For the good of others
FD Community Foundation and United Way work to provide resources
“Investing in our community, today, tomorrow…forever” – those words are what the Fort Dodge Community Foundation and United Way stand behind.
The organization is also following its mission statement of “to serve as a catalyst for charitable giving – developing charitable resources to support important community programs, services and projects that will benefit the public good and improve the quality of life of all citizens, families and youth in Fort Dodge, Webster County and northwest-central Iowa.”
Randy Kuhlman, CEO of the Fort Dodge Community Foundation and United Way, said the foundation is similar to what other organizations do for other entities.
“Universities, hospitals – they have foundations of their own,” he said. “Those foundations’ missions are to raise charitable dollars to support that hospital or to support the university. The community foundation does the same thing, but our client is the whole community.”
Kuhlman said they encourage people with wealth to consider giving back to their community by establishing a charitable fund through the Fort Dodge Community Foundation.
This can be done through a variety of different ways. Kuhlman explained the most common is through a donor-advised fund.
“The donor establishes a fund with us. Periodically they contact us and say they would like to donate X amount of dollars out of their fund to this non-profit, project or charity, so we do that for them,” he said.
Other funds people can consider are endowed, non-endowed, designated funds, field of interest funds and more.
“Some people will set up a specific fund for a specific non-profit or charitable organization. They ask us to take a certain amount of money out of the fund each year to give,” said Kuhlman. “We try to make it easy for the client. They can manage all of their charitable giving through their own fund with us.”
One specific fund, for example Kuhlman said was developed by a donor that wants to help advance prairie life in Webster County.
“There is a wide range of anything that is public or charitable that we can support,” he said.
Currently, Kuhlman said the Fort Dodge Community Foundation manages over 135 funds with total assets currently under management at nearly $20 million.
That is quite the growth from $1.5 million in 2009 when Kuhlman joined the foundation.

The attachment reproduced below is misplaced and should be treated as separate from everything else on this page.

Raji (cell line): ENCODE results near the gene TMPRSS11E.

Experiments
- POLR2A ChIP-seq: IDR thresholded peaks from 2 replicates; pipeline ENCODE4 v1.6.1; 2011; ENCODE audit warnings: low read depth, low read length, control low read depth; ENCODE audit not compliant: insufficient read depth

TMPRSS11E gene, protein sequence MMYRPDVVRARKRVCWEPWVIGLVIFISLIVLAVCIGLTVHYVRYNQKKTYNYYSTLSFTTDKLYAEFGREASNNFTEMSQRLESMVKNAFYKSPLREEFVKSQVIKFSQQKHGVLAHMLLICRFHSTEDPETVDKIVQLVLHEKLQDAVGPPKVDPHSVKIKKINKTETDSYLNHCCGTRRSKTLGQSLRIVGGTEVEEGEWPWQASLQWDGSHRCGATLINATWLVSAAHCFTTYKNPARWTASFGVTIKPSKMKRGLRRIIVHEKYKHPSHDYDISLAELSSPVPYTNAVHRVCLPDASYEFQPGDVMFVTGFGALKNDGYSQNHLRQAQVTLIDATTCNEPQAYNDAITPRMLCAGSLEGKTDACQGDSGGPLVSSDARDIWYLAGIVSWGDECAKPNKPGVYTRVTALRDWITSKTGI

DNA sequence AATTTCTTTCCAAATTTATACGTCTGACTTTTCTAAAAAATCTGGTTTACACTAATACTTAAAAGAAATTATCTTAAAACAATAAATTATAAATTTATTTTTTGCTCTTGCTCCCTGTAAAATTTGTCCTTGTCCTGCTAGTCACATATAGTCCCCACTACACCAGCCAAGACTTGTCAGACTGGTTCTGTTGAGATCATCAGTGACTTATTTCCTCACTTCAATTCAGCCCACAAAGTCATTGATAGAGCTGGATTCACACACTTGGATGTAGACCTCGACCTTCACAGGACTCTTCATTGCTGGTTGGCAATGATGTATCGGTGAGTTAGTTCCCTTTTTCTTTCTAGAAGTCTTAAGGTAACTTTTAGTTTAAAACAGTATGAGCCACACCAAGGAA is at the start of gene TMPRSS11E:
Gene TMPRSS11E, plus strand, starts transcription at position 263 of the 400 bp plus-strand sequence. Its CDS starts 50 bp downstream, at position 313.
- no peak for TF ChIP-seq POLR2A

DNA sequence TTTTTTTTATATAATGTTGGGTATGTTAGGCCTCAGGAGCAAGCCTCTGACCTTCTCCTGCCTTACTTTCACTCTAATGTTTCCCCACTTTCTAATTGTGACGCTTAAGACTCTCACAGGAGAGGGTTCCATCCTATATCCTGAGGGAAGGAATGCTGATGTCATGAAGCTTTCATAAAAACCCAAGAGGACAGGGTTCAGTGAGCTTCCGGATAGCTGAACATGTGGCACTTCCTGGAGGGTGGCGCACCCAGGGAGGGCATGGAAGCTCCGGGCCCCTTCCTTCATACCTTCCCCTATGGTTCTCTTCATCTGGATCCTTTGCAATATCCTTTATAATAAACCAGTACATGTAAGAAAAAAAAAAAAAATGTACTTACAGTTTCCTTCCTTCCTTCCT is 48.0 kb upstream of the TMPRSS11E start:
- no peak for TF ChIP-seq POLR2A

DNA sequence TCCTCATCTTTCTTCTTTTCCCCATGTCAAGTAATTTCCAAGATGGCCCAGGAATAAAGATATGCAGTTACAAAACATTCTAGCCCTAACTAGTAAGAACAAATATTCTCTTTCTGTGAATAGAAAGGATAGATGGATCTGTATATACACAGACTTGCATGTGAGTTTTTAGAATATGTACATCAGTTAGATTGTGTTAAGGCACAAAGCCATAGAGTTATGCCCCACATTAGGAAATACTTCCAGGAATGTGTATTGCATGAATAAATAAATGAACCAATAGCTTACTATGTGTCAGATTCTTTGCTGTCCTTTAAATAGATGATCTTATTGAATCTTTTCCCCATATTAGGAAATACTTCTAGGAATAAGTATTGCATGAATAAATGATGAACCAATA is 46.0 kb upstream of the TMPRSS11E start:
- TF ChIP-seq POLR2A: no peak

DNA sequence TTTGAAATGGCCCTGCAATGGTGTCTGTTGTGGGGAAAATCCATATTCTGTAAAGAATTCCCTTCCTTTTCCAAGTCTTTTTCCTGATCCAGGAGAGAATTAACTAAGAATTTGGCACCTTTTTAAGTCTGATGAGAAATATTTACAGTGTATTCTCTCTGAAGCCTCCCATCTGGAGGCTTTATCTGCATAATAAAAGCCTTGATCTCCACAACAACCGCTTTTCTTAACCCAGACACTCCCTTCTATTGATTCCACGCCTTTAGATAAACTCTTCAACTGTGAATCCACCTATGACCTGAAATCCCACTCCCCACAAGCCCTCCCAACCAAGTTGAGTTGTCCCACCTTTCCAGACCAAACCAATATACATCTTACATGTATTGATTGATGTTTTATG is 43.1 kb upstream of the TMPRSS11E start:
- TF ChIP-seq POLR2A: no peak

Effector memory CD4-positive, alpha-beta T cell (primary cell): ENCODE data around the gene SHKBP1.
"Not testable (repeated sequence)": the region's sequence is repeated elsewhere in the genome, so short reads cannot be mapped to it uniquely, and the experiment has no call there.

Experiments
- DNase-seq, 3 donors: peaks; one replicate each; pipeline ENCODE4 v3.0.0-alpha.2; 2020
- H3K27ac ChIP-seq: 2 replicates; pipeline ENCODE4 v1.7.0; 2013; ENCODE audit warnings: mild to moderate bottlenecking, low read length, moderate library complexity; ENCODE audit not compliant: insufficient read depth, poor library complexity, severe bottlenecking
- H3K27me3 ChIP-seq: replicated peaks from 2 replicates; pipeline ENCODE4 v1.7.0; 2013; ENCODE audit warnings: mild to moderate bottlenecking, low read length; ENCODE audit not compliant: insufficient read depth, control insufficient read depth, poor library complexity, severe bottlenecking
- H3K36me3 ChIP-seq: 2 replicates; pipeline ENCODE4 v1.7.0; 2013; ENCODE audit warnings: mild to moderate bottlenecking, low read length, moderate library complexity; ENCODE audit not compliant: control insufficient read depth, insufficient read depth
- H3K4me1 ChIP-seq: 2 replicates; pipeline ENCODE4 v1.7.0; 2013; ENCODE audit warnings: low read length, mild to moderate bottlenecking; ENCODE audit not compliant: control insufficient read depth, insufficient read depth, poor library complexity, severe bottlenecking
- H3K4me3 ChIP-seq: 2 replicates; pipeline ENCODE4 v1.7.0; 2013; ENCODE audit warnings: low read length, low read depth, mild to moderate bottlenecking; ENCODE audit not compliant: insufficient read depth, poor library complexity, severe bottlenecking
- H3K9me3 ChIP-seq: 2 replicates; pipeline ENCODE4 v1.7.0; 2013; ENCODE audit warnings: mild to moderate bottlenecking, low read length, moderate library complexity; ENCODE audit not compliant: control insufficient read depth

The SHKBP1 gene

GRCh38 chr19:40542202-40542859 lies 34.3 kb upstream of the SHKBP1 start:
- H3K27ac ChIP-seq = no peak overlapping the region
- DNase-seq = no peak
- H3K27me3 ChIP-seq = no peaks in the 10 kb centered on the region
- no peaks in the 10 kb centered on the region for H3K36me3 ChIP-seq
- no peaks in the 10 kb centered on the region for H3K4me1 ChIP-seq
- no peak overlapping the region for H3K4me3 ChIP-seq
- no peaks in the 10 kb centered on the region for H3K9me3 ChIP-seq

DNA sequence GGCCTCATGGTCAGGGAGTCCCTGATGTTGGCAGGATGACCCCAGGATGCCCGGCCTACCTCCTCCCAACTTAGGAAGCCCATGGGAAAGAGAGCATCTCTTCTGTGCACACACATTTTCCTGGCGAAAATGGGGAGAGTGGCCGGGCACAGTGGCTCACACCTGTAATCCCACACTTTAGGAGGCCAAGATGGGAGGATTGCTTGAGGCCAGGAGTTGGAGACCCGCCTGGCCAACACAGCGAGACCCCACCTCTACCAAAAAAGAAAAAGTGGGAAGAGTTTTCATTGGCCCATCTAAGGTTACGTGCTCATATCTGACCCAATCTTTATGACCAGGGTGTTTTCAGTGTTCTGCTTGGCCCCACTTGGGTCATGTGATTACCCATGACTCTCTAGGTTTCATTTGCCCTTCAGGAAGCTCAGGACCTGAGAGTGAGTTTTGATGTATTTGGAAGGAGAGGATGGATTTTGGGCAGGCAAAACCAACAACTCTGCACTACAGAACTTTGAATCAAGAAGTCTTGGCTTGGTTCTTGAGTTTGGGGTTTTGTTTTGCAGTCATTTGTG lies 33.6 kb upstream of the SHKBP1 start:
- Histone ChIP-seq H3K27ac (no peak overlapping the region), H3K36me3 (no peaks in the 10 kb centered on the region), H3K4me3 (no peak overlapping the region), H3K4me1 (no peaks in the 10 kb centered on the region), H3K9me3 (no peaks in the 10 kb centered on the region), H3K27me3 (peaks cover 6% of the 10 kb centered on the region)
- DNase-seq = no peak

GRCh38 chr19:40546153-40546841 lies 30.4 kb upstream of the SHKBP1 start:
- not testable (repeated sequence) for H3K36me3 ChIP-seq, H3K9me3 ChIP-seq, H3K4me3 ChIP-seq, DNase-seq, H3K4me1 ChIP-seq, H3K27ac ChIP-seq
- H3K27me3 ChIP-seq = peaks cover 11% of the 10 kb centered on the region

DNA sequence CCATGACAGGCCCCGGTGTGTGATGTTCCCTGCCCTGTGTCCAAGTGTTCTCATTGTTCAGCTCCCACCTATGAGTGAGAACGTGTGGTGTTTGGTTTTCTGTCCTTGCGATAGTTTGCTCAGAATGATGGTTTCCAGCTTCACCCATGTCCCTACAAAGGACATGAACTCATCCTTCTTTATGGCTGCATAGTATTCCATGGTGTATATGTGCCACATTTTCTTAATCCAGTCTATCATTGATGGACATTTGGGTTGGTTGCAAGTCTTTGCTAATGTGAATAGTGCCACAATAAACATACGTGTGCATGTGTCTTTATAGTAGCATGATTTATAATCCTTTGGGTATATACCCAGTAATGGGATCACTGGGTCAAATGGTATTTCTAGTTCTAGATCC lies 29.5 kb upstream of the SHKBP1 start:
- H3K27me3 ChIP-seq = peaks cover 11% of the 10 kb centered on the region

“It’s been a very successful operation,” he said. “I have a great board of community-minded citizens that really care about the community. They work with me to help make decisions and to make grant recommendations.”
In 2020, Kuhlman said there were over 70 different organizations that received financial support from these funds. These funds helped to subsidize project funds for the community such as the Floyd of Rosedale project, trails and more as well as helping those in need.
“There are a lot of quality-of-life kinds of community betterment projects we are often involved in and there’s also projects that are to help people,” he said. “We have people that will donate to various non-profit organizations that are helping children or low-income families that are struggling.”
Kuhlman estimated 75% of the dollars handled by the Fort Dodge Community Foundation go towards projects and programs that are targeted to helping children.
“Our donors tell us they want to help kids,” he said.
The Fort Dodge Community Foundation established 11 new funds in 2020, including a COVID-19 Disaster Response Fund.
This fund was established to help people impacted by the virus with food assistance and other assistance for basic needs.
“The community was very generous of that,” said Kuhlman. “We raised about $140,000 for that fund.”
The year 2020 also brought an opportunity for the Fort Dodge Community Foundation to assist the city of Manson with their grocery store project.
“They approached us and asked for help for the fundraising piece, so we set up the Manson Betterment Fund,” said Kuhlman adding $189,000 was raised in support of the project.
This was one example of how the Fort Dodge Community Foundation steps outside of the Fort Dodge city limits.
“We basically serve Webster County and have an affiliation with Calhoun County,” said Kuhlman.
Oftentimes, Kuhlman said people confuse projects that are funded with dollars from the Fort Dodge Community Foundation to be actually funded with tax dollars.